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8 juillet 2004
Eur J Pharmacol
1987; 134; 2; 163-73

Permissive role of D1 receptor stimulation
by endogenous dopamine for the expression
of postsynaptic D2 mediated behavioural responses
Yawning in rats
R Longoni, L Spina, G Di Chiara
Institute of Experimental Pharrnacology and Toxicology,
University of Cagliari Italy


It is now well established on the basis of biochemical and pharmacological evidence that brain amine (DA) can act on at least two types of receptors, termed D1 and D2. Available evidence indicates that the two receptors are distinct molecular entities, utilize different transducing units and have a different distribrution the brain .
In spite of these differences, the behavioural roles of D1 and D2 receptors appear strikingly similar as deduced from the effects of their selective pharmacological blockade. Thus, in normal animals the central effects of SCH 23390, a selective D1 receptor antagonist,are similar to those of selective D2 antagonists. These properties include the ability to induce catalepsy, depress conditioned avoidance responses and block the hypermotility, stereotypy and the hypothermie effects of D1/D2 agonists like apomorphine and of specific D2 agonists like pergolide, LY 17155 and RU 24213 as well as yawning induced by apomorphine. In addition, SCH 23390, similarly to D2 antagonists, stimulates DA release in terminal dopaminergic areas as a result of stimulation of firing activity.
On the other hand clear-cut differences between D1 and D2 blockade can be shown for those effects which involve an action on DA autoreceptors; thus SCH 23390, in contrast with D2 antagonists, fails to antagonize the sedative actions and the in vitro inhibition of DA release elicited by D2 agonists. Other differences between the central effects of SCH 23390 and D2 antagonists refer to onset and duration of action, which are much shorter in the case of SCH 23390 and are best explained by pharmacokinetic differences.
From this evidence the furictions of central D1 receptors appear hardly distinguishable from those of central postsynaptic D2 receptors. Strangely enough, selective stimulation of central D1 receptors in normal rats by the reportedly selective D1 agonist SKF 38393 results in behavioural effects which are quite unlike those of selective stimulation of central D2 receptors. Thus, in normal rats, SKF 38393 induces grooming and rearing and upward sniffing but not the high intensity stereotypy items (confined downward sniffing, licking and gnawing) evoked by D1/D2 agonists or by pure D2 agonists. To further complicate this issue, D1 receptor stimulation in denervated animals is fully able to evoke the complete behavioural syndrome of D2 receptor stimulation including licking and gnawing. Moreover, after dopaminergic denervation, SCH 23390 loses the ability to block the behavioural stimulation elicited by central specific D2 agonists and acquires full D1 specificity. A tentative explanation for these results has been put forward by postulating that D1 and D2 receptors are 'coupled' in a reciprocally facilitatory manner in normal animals but become 'uncoupled' after DA denervation. Such coupling is not easily translated into molecular terms. The idea of a reciprocally facilitatory influence between D1 and D2 at the molecular level contrasts with the evidence that D1 and D2 receptors exert opposite, reciprocally inhibit effects on the production of cAMP. On the other hand, the interpretation of the mechanism of the results by Morelli and Di Chiara (1984) , Arnt (1985a,b) and Mueller (1985) is complicated by the fact that denervation could have resulted not only in interruption of DA transmission but also in supersensitivity of D1 and D2 receptors.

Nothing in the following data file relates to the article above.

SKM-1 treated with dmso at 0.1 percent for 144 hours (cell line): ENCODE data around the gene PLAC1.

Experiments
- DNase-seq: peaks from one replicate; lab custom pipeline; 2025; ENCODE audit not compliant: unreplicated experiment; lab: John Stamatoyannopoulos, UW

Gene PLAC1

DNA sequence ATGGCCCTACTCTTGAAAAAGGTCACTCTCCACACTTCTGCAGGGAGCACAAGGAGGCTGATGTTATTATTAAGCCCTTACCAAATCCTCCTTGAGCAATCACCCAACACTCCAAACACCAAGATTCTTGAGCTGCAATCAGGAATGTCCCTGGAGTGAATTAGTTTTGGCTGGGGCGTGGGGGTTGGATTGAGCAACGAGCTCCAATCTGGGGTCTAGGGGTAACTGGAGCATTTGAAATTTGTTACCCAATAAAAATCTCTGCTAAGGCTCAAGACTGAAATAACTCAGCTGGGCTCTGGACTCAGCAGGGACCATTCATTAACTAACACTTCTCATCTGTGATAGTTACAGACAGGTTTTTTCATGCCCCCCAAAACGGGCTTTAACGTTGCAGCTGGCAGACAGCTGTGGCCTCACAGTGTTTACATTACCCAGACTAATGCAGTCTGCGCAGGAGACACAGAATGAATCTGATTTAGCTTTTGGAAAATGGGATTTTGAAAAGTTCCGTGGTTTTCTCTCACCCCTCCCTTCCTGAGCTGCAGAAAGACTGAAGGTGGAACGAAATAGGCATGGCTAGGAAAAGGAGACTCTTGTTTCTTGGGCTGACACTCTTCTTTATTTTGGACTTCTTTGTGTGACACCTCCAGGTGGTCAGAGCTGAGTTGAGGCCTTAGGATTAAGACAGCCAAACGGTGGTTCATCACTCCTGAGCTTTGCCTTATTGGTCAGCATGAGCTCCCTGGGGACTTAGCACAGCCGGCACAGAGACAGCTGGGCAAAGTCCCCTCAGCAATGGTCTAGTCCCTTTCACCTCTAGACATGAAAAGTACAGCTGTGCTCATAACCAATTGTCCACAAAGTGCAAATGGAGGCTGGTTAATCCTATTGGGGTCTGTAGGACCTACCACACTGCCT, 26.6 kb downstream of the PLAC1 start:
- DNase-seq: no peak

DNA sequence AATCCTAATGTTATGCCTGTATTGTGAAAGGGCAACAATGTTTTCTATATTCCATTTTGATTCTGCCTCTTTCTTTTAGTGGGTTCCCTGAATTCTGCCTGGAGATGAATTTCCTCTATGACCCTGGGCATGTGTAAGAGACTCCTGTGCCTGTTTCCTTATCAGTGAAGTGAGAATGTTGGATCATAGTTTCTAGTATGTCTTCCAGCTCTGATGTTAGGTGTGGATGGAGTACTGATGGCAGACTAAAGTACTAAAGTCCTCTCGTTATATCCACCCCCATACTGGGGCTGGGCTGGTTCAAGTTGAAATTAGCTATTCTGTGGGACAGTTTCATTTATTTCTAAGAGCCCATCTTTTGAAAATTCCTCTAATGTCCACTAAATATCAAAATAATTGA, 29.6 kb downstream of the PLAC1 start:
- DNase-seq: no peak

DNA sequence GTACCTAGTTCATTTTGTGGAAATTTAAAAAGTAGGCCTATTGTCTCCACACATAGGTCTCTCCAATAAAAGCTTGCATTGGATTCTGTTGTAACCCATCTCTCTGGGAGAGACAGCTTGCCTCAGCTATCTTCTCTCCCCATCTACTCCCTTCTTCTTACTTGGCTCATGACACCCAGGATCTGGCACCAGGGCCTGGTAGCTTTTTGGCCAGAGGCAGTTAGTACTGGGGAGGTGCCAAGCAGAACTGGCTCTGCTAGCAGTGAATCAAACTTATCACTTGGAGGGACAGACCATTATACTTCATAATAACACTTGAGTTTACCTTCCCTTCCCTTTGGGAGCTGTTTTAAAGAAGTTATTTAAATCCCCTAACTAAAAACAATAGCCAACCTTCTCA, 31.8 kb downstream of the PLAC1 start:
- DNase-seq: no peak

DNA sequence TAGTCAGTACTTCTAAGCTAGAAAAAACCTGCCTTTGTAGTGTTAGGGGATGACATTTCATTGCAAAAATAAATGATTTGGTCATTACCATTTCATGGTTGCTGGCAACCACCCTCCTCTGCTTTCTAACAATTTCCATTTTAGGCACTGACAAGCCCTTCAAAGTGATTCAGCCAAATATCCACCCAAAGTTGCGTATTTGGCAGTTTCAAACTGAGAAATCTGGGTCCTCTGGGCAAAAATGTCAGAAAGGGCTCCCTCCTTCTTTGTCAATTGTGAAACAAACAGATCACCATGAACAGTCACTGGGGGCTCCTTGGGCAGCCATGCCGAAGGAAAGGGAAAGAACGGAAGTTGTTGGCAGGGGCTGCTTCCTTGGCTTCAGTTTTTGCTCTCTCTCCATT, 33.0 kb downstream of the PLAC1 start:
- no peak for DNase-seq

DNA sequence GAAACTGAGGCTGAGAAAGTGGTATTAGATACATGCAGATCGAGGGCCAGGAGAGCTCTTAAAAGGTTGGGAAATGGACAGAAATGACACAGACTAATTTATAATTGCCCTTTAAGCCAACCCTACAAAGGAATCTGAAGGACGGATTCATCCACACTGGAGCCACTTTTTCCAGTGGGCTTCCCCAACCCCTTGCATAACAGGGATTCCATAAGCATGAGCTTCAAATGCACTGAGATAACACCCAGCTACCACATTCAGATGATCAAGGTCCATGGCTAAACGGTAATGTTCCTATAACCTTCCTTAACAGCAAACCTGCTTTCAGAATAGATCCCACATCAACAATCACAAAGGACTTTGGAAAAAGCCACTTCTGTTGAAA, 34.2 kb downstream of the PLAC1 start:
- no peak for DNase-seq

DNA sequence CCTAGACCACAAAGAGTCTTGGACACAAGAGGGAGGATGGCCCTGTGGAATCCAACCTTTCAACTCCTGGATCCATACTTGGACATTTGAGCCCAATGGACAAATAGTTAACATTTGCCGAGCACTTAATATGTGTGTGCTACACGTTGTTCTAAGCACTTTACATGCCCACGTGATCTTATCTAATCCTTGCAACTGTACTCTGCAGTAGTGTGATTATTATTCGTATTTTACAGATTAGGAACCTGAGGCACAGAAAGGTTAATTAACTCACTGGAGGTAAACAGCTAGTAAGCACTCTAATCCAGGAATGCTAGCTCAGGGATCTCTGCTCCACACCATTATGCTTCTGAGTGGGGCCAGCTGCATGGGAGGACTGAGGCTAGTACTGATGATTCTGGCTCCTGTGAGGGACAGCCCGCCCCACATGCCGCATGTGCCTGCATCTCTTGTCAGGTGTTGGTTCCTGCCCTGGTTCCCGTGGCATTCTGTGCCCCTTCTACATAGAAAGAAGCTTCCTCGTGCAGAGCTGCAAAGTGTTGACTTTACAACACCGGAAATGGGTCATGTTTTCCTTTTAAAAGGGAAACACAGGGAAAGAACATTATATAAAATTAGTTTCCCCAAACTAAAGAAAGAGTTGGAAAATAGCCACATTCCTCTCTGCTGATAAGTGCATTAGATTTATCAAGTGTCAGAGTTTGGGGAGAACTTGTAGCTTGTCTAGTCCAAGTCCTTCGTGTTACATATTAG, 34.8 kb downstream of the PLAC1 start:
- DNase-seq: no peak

In order to circumvent these difficulties have reexamined the changes in sensitivity to SC 23390 blockade of D2-mediated effects after interruption of DA transmission. We selected conditions (6 h reserpine pretreatment) in which absence of supersensitivity to the agonist could documented and used an easily quantifiable behaviour like yawning as a behavioural index central D2 receptor activation. In the normal rat this behaviour appears to result from D2 recept activation .[...]